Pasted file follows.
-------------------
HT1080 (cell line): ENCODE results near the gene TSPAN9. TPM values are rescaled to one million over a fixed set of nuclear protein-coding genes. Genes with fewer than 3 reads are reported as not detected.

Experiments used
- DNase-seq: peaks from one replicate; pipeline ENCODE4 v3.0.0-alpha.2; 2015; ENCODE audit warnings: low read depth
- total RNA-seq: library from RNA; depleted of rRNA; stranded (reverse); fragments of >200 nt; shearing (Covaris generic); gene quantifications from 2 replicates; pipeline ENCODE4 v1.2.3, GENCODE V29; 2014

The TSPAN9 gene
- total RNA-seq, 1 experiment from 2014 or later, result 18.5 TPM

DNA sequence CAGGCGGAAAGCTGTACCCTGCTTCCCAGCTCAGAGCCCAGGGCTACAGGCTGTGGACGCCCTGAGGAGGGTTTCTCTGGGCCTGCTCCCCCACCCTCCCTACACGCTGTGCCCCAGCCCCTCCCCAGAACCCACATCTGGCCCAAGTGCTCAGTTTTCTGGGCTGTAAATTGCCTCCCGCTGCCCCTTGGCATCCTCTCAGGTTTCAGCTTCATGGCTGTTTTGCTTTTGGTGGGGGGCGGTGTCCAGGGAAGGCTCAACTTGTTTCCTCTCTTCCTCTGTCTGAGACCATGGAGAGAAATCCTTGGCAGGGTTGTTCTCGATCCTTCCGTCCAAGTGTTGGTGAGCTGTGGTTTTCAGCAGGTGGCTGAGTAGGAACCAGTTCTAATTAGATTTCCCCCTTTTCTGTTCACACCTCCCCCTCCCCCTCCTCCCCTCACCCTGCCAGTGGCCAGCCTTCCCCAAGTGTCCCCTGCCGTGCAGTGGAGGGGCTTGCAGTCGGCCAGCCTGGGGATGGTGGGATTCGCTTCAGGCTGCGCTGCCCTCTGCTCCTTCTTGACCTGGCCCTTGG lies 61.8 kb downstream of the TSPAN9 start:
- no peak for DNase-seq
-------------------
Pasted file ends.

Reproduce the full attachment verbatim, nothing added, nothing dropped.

HT1080 (cell line): ENCODE results near the gene TSPAN9. TPM values are rescaled to one million over a fixed set of nuclear protein-coding genes. Genes with fewer than 3 reads are reported as not detected.

Experiments used
- DNase-seq: peaks from one replicate; pipeline ENCODE4 v3.0.0-alpha.2; 2015; ENCODE audit warnings: low read depth
- total RNA-seq: library from RNA; depleted of rRNA; stranded (reverse); fragments of >200 nt; shearing (Covaris generic); gene quantifications from 2 replicates; pipeline ENCODE4 v1.2.3, GENCODE V29; 2014

The TSPAN9 gene
- total RNA-seq, 1 experiment from 2014 or later, result 18.5 TPM

DNA sequence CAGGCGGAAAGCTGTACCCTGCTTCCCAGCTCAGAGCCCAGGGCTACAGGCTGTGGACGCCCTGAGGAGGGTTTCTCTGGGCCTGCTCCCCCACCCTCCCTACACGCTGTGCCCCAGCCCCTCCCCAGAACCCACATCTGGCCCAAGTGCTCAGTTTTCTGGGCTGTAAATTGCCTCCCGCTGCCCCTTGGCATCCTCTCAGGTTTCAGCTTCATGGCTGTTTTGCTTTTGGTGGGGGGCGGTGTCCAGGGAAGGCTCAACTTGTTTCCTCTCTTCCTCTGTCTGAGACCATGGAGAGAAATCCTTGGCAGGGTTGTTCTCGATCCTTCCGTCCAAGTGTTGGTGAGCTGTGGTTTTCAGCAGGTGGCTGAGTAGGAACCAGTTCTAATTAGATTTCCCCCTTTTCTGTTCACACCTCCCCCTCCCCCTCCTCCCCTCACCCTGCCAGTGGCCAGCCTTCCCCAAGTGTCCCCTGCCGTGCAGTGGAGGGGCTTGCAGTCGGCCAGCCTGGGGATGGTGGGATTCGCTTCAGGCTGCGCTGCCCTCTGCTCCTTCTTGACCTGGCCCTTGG lies 61.8 kb downstream of the TSPAN9 start:
- no peak for DNase-seq